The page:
Archive Tubafest 2010
This was the 7th year for the
Fredericton International TubaFest. Each
year it has grown and each year has been different. We had 40 people signed up
ranging in age from intermediate school students to grandparents. A music
teacher with no experience on tuba joined us in preparation for starting a high
The Festival started early again this year as Øystein Baadsvik came in to spend some time in local schools. That the year was going to be different was evident when, on the ride in from the airport, Øystein launched into a discussion of the periodicity of tree growth. This was balanced of course by my interest in his knowledge of how to select a good tuba. Thursday morning we attended an instrumental music class at Leo Hayes High School. Øystein ran a class on efficient practice techniques. Following a brief lunch we moved on to Oromocto High School where Øystein introduced potential band students to the euphonium and tuba, including getting them all to play either one or the other.
Friday morning Adam got us warmed up and then we headed into two hours of sight reading, facing such challenges as Mike Forbes arrangement of Suppe’s “Poet and Peasant,” Simon Proctor’s arrangement of Moussorgsky’s “Pictures at an Exhibition” – “Miniatures at an Exhibition,” and David Werden’s arrangement of Whitney’s “The Mosquitoes’ Parade” – “Parade of the Giant Mosquitoes”. After lunch, provided by the local firm StereoSystems Limited, Adam worked with us a little more on tips for ensemble playing. We then divided into 3 smaller groups to sight read more music. Following a break Øystein introduced us to his breathing/articulation device, a piece of letter paper held approximately 20 cm in front of the face. This is a relatively simple device that was used many times in rehearsals following its introduction, enough that someone suggested he should patent his teaching devices and sell them along with his “Daily Exercises” book. The day-time session ended with Adam leading a master-class for John Giberson and Maren McLean and Øystein leading a class for Michela Comparey and Maxime Morisette. Lance lead a technical session for other players.
Following dinner we had a small concert featuring some of the groups that were attending TubaFest. All the players from Maine kicked off the evening with the national anthems of Canada and the United States and then “Susie Polka” arr. Ray Grim and “Ave Maria” by Franz Biebl arr. Michael Forbes. A portion of the Maine group then demonstrated antique brass instruments. Two members of the Antique Brass, the host quartet were not able to play, so the others played but one number, “Achieved is the Glorious Work” by F.J. Hayden arr. Mike Forbes, assisted by two people conscripted for the event. The last group was Richard Riding and Katherine Moller playing the Dance from Frackenpohl’s “Air and Dance for Violin and Tuba.” Katherine and Øystein then treated us to a spontaneous rendition of the Kesh Jig. The clinicians followed with a short session: Øystein, Jean and Lance played 3 trios composed by Anna Baadsvik "On a Little Cloud," "Cat Affairs" and "White Field Blues," Øystein and Adam played “Telemann Canonic Sonata No. 1” arr. Frey, and Lance and Adam ended the concert with “Double Portraits” by David Uber. The evening finished with the small ensembles selecting and practicing the music they would play in concert Saturday night.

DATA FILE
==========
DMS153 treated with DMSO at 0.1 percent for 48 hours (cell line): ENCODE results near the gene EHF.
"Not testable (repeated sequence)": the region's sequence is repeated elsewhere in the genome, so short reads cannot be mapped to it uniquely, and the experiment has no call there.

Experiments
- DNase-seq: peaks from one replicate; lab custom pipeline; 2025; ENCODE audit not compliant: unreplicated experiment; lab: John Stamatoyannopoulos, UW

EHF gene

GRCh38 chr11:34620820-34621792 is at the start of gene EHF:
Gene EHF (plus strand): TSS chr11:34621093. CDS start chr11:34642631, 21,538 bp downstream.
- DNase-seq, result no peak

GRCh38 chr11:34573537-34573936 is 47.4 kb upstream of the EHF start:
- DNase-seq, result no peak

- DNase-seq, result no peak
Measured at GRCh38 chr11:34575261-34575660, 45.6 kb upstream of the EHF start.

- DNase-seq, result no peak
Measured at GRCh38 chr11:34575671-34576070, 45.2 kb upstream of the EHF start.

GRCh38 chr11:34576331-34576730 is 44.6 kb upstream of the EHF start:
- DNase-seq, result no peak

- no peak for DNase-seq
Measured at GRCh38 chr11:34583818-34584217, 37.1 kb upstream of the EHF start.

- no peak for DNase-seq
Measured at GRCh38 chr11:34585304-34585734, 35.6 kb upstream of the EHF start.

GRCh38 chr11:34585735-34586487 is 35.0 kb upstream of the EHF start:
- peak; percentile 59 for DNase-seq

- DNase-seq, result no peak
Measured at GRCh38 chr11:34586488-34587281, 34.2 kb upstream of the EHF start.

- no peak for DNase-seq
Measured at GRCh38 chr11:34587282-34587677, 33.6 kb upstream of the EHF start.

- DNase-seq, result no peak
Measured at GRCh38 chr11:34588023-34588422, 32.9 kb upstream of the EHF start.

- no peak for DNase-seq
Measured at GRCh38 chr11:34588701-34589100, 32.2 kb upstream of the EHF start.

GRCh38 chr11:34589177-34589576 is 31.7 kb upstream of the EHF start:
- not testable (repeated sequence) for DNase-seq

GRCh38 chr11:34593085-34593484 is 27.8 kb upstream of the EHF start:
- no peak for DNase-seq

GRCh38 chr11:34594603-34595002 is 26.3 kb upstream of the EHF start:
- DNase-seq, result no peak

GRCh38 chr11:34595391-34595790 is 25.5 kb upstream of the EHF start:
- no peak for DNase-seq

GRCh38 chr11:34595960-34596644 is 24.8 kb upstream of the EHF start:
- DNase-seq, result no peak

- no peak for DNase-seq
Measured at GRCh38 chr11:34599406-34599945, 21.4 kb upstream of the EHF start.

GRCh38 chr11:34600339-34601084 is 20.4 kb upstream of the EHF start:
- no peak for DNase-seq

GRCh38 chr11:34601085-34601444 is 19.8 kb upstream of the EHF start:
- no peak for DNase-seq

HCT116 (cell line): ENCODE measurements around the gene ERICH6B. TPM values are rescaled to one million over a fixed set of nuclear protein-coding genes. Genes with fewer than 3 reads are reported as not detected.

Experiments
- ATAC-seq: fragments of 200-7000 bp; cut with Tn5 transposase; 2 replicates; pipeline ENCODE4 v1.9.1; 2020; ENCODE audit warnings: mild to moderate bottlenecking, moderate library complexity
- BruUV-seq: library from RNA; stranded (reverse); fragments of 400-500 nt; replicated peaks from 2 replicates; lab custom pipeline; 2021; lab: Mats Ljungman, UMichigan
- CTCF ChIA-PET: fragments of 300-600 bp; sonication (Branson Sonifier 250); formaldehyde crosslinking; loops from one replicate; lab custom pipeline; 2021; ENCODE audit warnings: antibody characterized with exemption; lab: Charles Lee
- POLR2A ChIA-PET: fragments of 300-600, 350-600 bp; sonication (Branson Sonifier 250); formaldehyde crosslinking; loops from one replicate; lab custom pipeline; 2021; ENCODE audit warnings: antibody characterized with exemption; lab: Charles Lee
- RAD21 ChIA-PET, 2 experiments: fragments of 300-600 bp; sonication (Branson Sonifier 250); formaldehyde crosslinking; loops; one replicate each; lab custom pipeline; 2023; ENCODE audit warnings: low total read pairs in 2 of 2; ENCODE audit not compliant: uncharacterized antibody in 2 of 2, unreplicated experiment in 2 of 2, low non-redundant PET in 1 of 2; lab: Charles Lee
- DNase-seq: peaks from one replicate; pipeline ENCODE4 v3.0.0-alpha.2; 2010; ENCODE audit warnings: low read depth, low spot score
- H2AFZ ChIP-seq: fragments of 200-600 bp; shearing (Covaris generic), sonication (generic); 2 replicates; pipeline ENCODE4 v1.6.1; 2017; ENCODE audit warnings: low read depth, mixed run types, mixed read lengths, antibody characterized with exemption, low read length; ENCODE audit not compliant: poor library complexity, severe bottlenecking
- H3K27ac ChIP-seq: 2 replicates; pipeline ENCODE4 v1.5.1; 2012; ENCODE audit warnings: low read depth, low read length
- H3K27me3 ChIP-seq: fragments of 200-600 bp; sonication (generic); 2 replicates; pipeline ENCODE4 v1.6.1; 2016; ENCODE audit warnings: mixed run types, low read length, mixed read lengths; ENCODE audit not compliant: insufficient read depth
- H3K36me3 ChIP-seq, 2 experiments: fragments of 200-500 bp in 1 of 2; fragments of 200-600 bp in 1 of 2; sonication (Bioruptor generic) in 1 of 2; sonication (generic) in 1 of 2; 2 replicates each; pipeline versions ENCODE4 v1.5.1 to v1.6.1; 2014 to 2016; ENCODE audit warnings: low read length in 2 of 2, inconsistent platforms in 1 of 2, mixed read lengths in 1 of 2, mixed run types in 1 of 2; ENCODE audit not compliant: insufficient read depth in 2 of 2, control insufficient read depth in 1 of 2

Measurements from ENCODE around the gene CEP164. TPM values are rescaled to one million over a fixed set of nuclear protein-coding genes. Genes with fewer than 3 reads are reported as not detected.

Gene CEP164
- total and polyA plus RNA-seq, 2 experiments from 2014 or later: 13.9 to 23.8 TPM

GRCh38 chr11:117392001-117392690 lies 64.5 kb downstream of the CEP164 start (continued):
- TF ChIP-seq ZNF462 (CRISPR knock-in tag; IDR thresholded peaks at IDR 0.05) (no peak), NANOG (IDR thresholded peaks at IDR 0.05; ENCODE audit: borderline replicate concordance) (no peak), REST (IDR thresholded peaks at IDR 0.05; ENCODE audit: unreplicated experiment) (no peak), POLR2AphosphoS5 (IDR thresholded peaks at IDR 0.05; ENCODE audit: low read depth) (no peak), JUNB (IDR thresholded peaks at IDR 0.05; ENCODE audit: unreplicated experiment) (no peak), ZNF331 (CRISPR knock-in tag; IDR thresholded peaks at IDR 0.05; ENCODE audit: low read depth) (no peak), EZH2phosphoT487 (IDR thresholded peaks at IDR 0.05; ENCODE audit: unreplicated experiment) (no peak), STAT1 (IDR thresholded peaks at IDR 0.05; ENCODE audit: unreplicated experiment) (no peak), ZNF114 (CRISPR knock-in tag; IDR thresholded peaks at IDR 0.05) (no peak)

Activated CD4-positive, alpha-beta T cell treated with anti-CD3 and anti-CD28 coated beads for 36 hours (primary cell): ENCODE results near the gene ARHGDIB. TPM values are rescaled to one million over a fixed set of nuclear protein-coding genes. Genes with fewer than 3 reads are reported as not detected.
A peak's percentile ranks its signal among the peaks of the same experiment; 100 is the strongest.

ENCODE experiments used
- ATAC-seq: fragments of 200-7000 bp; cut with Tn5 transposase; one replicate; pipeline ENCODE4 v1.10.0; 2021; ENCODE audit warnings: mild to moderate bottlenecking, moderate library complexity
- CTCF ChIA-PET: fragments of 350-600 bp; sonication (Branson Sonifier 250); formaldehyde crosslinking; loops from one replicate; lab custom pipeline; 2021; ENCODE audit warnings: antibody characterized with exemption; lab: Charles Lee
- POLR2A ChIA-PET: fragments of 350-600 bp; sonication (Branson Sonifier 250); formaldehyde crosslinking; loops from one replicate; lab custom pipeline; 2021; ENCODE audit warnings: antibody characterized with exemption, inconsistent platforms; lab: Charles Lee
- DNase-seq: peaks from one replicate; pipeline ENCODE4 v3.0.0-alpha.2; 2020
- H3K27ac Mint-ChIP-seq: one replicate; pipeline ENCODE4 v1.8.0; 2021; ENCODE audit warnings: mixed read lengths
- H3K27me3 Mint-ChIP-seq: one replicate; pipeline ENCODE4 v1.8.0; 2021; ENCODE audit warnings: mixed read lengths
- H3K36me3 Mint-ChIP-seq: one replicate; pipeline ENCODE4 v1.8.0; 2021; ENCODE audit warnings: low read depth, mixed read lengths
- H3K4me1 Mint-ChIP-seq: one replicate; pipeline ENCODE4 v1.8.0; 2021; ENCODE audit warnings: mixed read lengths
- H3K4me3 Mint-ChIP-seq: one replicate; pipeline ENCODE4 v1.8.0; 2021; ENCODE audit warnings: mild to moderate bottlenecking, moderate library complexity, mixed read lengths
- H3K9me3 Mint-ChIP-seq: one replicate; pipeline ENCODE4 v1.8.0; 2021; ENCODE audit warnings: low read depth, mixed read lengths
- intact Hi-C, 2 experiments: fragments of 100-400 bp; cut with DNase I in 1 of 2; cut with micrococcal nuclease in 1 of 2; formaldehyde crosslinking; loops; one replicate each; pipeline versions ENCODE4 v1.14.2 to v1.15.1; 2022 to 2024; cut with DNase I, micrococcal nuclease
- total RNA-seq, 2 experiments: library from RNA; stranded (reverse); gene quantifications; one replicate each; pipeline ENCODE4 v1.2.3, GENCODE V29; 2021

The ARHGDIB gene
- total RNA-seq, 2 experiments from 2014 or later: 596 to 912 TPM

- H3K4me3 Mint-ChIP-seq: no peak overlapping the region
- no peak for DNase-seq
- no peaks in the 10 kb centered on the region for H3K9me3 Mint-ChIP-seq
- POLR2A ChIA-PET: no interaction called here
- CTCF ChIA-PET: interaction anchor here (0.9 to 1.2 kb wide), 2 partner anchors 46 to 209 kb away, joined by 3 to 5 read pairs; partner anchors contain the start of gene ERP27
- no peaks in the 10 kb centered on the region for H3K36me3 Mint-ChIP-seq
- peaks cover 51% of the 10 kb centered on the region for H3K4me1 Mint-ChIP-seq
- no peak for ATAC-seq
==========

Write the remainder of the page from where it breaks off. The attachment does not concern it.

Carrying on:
Saturday started off with Adam getting us breathing and then we started working on the pieces that would be played in concert. Following a break there were master-classes and a techniques session with Lance. Margo Grant and Ken Howells had a session with Adam and Randy Mauder and Richard Riding had a session with Øystein. Here Øystein introduced his second breathing device, a tooth-pick inserted into the receiver so there was a leak around the mouthpiece. This created a need to use a lot more air. It also improved intonation. Following lunch there was a panel discussion on effective practice techniques with Adam, Lance and Øystein sharing their thoughts. The large ensemble then had their dress rehearsal for the evening concert. Following a break and another panel on performance anxiety/technique the small ensembles had their dress rehearsals.
The evening concert featured the clinicians in the first half and the TubaFest ensembles in the second half. The evening ended with the large ensemble playing “The Thunderer” by John Philip Sousa arr. David Werden, a rousing end to a spectacular weekend. The weekend was made possible through grants from the New Brunswick/Quebec Cooperative Agreement, and support from StereoSystems Limited, Yamaha, Assante Wealth Management, Long & McQuade, Cimarron Music Press, and the Antique Brass. It was hosted by the Centre for Musical Arts in the College of Extended Learning at the University of New Brunswick.
Fredericton International TubaFest 2011 will take place on Friday and Saturday 6 & 7 May 2011 in Fredericton, New Brunswick, Canada. Contact R. T. Riding at email@example.com
Submitted by: Richard Riding Co-ordinator Fredericton International TubaFest